Like many of their Western European counterparts, more French couples are building lives together without stopping to walk down the aisle.

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PARIS — Sandrine Folet and Lucas Titouh have two children, a stylish Paris apartment and a 15-year-old partnership.

They have no intention of getting married.

“We don’t feel the need to get married,” said Folet, 36, who has known Titouh, 40, since she was a teenager. “I don’t know many people in our age group who are married.”

In France, marriage has increasingly fallen out of favor. Growing numbers of couples are choosing to raise children, buy homes and build lives without religious or civil approval of their partnerships. In the past generation, the French marriage rate has plunged more than 30 percent, even as population and birthrates have been rising.

“Marriage doesn’t have the same importance as it used to,” said France Prioux, who directs research on changing social trends for France’s National Institute of Demographic Studies. “It will never become as frequent as it once was.”

Marriage is in decline across much of northern Europe, a pattern some sociologists describe as a “soft revolution” in European society, a generational shift away from Old World traditions and institutions toward a greater emphasis on personal independence.

No fans of marriage

French couples are abandoning the formality of marriage faster than most of their European neighbors and far more rapidly than their U.S. counterparts:

French marriage rates are 45 percent below U.S. figures. In 2004, the most recent year for which figures are available, the marriage rate in France was 4.3 per 1,000 people, compared with 5.1 in the United Kingdom and 7.8 in the United States. The only European countries with rates lower than France’s were Belgium, at 4.1, and Slovenia, with 3.3.

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The trend in France is driven by a convergence of social transitions in the demographic and cultural landscapes, including this generation’s nearly universal estrangement from religion, especially the Roman Catholic Church; massive migration to urban areas, where young adults are more independent from their families; and a society that has become not only tolerant but supportive of personal choice in lifestyles.

The increase in out-of-wedlock birthrates is more dramatic: In 2005, 59 percent of all first-born French children were born to unwed parents, most by choice, not chance. The numbers were not driven by single mothers, teenage mothers or poor mothers, but by couples from all social and economic backgrounds who chose parenthood without marriage vows.

France’s two most high-profile female politicians live with well-known partners they have not married. Ségolène Royal, who last week won the Socialist Party nomination for president in next year’s election, and François Hollande, the party’s leader, have had four children during their 25 years of cohabitation.

French Defense Minister Michèle Alliot-Marie, another possible presidential contender, has spent nearly 22 unmarried years living with Patrick Ollier, a member of the National Assembly.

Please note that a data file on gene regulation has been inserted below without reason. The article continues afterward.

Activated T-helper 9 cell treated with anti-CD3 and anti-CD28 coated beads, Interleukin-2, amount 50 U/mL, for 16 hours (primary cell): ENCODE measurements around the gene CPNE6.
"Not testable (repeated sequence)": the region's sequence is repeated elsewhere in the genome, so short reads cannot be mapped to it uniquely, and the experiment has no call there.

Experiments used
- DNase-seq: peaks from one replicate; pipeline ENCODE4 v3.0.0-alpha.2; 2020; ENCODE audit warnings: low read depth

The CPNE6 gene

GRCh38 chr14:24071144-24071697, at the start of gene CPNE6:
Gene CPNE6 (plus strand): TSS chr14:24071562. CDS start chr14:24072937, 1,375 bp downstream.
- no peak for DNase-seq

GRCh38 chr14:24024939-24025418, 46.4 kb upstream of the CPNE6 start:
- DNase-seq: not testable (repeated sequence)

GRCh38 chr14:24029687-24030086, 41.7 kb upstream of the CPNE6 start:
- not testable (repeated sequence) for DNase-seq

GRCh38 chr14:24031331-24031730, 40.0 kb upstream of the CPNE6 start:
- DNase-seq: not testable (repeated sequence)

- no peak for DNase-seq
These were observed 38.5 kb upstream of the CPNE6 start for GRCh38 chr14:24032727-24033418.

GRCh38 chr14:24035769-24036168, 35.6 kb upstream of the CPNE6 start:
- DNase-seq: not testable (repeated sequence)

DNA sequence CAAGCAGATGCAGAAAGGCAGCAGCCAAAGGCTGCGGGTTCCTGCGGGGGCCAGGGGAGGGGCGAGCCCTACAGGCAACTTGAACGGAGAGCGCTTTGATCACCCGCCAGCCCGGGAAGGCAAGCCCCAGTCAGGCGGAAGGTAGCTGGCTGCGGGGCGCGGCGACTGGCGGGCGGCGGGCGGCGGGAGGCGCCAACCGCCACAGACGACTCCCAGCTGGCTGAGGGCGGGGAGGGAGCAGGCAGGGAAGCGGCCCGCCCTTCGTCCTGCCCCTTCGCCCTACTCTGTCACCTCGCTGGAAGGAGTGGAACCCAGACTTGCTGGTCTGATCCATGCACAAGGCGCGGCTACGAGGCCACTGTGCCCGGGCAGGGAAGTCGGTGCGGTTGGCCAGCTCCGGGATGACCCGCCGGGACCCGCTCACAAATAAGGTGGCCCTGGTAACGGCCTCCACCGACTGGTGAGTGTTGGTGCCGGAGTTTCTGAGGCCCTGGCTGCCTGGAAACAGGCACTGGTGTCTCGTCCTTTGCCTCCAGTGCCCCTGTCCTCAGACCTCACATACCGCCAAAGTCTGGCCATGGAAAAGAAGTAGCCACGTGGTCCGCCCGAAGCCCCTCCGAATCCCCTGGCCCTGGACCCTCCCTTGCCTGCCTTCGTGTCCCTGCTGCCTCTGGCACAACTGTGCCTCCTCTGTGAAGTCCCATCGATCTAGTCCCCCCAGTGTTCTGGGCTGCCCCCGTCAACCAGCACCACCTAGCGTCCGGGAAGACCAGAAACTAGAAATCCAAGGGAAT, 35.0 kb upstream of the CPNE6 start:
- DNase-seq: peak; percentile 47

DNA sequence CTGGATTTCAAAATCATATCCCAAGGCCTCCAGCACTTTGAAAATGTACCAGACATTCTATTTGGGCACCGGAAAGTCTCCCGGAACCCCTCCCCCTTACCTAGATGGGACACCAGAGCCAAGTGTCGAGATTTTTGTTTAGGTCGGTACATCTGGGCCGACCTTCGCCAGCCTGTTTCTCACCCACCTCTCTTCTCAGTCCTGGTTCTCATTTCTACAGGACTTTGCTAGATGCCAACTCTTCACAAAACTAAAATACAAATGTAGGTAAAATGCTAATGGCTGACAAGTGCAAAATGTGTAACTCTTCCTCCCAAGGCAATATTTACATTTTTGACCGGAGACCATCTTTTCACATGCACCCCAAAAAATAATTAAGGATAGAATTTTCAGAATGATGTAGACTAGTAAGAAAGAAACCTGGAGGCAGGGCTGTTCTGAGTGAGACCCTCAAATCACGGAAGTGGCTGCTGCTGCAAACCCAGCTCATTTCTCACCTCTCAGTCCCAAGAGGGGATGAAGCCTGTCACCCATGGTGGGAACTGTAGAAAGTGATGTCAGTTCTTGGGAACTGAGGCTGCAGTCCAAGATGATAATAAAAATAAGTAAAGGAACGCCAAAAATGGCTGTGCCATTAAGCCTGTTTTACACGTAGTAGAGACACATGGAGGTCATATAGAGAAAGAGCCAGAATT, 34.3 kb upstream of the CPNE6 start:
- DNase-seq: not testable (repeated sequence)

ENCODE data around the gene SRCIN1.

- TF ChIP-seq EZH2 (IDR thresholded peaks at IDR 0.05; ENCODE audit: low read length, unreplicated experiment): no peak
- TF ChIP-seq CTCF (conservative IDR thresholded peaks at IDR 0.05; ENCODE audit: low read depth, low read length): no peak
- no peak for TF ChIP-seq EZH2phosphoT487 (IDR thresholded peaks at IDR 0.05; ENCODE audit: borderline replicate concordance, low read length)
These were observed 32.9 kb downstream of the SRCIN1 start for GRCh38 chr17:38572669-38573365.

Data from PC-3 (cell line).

“We never had time to get married,” Alliot-Marie said in a recent interview. Royal has expressed distaste for the notion, once calling marriage a “bourgeois institution.”

“Getting married 30 years ago was part of a tradition,” said Maiten de Cazanove, who trains counselors for the Catholic Church’s French Centers for Marriage Preparation, an organization engaged in public outreach to lure more couples to the altar.

“People got married because their parents were married and couldn’t imagine their children not getting married, or having children outside of marriage. … Nowadays, people who don’t want to get married don’t do it to rebel, or to reject religion; they do so because to them, loving someone doesn’t have anything to do with society. It’s personal.”

The tax breaks the French government offers married couples, which are not as substantial as U.S. marriage tax reductions, are not enough to persuade most cohabitating couples to formalize their relationships. In France, the greatest financial and tax incentives target the number of children a couple has.

A small but growing number of couples are taking advantage of a new law recognizing “civil partnerships,” which provide legal recognition of a couple but stop short of a marriage pact. And some couples have married after their children are grown, because although the law provides equal inheritance for children born in or out of wedlock, unwed partners are not automatically entitled to inherit property after the death of a companion.

Contrary to predictions 30 years ago, when the marital downslide began, French family social structures have not disintegrated. Instead, society has accepted and embraced changing attitudes. French law stopped distinguishing between children born in or out of wedlock more than 30 years ago.

“Now it’s not looked down upon,” Folet said. “You don’t have any pressure.”

Researcher Corinne Gavard contributed to this report.